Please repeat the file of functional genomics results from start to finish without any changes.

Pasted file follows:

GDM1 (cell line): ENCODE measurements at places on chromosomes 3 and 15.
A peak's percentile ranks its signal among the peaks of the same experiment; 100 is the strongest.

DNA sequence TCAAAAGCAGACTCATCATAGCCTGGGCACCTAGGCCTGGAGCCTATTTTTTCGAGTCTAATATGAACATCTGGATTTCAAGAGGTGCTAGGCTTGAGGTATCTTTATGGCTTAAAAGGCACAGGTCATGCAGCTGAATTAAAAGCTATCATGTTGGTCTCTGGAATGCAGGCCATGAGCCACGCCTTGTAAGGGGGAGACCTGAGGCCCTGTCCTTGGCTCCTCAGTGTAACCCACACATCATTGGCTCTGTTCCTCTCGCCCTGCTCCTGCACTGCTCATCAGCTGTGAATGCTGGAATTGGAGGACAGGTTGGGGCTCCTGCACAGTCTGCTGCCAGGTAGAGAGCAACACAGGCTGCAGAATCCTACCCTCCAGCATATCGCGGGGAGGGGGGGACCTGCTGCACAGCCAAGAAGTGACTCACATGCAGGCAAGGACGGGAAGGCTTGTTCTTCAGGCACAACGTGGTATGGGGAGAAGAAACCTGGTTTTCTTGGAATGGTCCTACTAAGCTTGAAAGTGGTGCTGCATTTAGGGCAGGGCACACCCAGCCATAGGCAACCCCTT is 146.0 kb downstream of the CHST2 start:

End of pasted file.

GDM1 (cell line): ENCODE measurements at places on chromosomes 3 and 15.
A peak's percentile ranks its signal among the peaks of the same experiment; 100 is the strongest.

DNA sequence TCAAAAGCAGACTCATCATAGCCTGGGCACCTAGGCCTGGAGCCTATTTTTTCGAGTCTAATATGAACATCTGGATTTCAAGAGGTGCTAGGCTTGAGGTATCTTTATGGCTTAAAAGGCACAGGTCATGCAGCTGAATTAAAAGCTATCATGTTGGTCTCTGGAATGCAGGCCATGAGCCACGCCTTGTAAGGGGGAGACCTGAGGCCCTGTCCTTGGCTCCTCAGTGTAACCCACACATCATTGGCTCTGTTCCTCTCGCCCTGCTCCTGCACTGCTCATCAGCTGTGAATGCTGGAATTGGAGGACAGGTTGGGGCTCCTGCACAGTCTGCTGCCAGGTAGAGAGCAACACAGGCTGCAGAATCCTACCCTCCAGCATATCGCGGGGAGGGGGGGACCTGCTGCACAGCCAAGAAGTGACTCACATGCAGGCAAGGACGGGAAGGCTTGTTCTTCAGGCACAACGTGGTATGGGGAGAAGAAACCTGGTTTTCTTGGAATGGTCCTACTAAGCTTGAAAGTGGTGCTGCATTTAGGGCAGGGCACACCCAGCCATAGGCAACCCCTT is 146.0 kb downstream of the CHST2 start: